In the midst of a trying pandemic year that saw the unfortunate closure of several retail outlets, Malta’s capital city welcomed a shop unlike any other along its storied streets.
Intended as a space that provides creative and authentic tokens of the culture that surrounds us by a team of creatives who are on a mission to give the world higher-quality and better-designed souvenirs, the new Souvenirs That Don’t Suck shop on St John’s Square threw open its doors last July.
Craig Macdonald, Creative Director and Co-Founder at Te fit-Tazza, which took over operations of the brand in 2018, explains that the aim behind the design of the space was to provide as much of an authentic modern local experience as possible. “The concept for the store is to serve as a natural extension of the island culture and experience, almost like a museum gift shop of sorts, with the country being the museum,” he says.
Delving into the design brief, Craig says that it was mainly focused on three pillars: “to use the limited footprint in a way that is coherent with the surrounding area; to create a retail experience that is clear, intuitive and communicates the product offering effectively; and to fall as closely to the aesthetic objective as possible with the materials that are presently available.”
Apart from the retail space on ground level, he continues, the team also wanted to convert the upstairs floor into a Te fit-Tazza community space, which would serve as an office, studio and recording space for the team, their friends and collaborators.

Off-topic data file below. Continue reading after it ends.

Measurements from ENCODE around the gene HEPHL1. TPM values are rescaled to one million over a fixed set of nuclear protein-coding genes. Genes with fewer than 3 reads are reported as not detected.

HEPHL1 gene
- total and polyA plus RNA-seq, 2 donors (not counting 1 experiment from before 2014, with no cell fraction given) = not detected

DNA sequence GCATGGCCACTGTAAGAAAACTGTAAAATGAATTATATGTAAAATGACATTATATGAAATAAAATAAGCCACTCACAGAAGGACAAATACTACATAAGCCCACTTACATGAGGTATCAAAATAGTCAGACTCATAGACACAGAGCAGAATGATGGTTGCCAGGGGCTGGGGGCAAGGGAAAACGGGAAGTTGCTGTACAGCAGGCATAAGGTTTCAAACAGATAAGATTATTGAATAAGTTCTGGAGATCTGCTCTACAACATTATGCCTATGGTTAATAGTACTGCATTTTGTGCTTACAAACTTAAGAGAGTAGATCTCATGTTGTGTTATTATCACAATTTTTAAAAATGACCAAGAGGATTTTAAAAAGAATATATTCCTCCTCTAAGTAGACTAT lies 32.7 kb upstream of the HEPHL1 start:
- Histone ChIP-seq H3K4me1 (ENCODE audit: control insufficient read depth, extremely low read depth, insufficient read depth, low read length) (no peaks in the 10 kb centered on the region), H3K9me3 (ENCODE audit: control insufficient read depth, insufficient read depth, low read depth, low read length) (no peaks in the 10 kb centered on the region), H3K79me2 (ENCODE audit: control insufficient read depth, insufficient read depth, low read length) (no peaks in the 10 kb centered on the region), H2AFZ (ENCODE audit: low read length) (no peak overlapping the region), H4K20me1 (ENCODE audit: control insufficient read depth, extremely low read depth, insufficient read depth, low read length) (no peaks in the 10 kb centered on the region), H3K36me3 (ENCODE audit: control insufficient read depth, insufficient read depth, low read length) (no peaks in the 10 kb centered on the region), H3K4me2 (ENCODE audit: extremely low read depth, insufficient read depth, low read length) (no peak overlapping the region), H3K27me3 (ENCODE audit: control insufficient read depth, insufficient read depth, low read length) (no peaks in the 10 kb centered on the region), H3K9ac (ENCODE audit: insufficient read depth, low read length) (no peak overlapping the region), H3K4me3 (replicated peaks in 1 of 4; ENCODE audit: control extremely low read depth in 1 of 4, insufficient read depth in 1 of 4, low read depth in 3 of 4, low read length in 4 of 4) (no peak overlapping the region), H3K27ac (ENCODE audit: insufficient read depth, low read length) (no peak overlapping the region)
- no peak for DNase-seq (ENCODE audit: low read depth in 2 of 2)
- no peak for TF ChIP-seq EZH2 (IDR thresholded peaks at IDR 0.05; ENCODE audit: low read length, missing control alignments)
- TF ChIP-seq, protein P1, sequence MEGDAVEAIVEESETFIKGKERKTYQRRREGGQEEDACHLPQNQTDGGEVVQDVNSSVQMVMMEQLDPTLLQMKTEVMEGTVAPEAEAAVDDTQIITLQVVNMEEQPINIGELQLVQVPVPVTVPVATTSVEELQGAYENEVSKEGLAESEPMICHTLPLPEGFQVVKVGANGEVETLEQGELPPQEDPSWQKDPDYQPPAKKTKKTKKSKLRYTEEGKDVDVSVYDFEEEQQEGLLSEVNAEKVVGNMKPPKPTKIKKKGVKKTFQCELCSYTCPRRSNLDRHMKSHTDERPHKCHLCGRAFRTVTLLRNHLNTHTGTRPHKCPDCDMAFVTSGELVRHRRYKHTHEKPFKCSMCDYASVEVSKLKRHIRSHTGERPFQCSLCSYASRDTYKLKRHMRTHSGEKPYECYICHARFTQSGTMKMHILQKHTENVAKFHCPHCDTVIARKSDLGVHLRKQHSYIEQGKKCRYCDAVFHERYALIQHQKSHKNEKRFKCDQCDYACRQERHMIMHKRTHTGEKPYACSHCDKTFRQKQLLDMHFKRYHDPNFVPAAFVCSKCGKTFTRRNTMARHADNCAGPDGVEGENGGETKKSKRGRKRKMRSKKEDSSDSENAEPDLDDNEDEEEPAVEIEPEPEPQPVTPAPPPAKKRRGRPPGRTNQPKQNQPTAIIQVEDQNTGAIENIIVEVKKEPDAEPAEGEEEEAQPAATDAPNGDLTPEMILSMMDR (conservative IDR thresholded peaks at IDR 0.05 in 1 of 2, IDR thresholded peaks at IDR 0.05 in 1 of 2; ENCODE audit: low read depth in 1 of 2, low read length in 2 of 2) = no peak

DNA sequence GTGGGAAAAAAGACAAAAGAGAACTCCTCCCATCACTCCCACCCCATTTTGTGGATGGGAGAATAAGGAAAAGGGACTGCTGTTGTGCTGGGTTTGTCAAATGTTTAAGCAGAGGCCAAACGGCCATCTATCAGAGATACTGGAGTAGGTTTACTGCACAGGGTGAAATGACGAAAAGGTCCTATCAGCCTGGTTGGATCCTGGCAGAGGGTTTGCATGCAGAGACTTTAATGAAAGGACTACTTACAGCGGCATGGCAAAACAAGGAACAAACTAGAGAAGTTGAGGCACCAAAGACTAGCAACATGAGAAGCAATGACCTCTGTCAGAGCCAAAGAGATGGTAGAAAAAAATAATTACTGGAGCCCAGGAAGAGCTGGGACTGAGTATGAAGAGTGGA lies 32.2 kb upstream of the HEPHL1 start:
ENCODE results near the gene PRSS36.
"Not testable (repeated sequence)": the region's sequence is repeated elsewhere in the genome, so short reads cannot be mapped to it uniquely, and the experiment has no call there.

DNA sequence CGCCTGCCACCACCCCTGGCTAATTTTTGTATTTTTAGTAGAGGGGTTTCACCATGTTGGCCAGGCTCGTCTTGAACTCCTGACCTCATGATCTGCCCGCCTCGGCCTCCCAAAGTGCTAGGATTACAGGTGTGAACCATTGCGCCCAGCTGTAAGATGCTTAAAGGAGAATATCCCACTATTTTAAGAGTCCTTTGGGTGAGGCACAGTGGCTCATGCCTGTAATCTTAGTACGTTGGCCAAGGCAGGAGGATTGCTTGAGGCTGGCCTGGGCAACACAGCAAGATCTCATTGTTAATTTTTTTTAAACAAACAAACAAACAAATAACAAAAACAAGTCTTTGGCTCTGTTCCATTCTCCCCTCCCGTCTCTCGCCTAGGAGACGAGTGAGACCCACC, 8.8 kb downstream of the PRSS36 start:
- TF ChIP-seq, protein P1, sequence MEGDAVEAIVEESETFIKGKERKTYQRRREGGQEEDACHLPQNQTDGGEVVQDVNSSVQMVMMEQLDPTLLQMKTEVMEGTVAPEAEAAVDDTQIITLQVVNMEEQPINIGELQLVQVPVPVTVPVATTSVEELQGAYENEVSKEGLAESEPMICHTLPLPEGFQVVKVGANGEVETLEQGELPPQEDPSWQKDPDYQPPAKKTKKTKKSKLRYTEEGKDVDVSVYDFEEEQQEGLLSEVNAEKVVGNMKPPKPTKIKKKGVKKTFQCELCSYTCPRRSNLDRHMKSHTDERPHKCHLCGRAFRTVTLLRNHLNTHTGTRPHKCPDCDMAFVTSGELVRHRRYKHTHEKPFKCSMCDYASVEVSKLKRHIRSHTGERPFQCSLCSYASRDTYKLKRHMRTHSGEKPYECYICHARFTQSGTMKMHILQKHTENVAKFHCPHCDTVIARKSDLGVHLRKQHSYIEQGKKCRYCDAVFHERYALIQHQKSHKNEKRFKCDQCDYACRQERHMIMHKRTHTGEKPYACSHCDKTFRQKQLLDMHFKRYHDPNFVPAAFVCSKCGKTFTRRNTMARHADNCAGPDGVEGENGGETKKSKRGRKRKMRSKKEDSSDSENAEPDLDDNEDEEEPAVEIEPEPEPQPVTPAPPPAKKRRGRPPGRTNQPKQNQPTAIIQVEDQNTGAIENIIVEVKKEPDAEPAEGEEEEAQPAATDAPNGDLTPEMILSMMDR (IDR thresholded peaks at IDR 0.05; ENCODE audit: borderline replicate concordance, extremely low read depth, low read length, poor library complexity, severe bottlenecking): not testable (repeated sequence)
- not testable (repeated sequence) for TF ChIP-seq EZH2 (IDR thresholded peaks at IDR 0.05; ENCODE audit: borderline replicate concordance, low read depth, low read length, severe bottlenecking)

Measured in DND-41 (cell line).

“Given that the scope of our work has been the Maltese identity and aesthetic, we wanted to draw from our years of research and exploration, and translate this into our new retail space,” explains Craig, revealing that the team largely drew inspiration from the materials and geometry in local post-war modernist architecture built between the 1950s and 1980s. This aesthetic objective, he says, as well as the functional scope of the project, were the handover point to Anna Horváth from Aha Objects and Neil Pace O’Shea and Pippa Cachia from Brief, who were tasked with articulating the brief into a functional space.
Speaking of the talented minds behind the project, Craig affirms that working with Anna Horvath was a very easy decision to make, describing her work as very much in line with the Te fit-Tazza aesthetic. “Her expertise in furniture design and the fact that we are very aligned with our visual language meant that we could achieve a sum that was greater than the individual parts,” he maintains, noting that this comes across clearly, particularly when observing how the space has been designed to feel like an extension of the pjazza.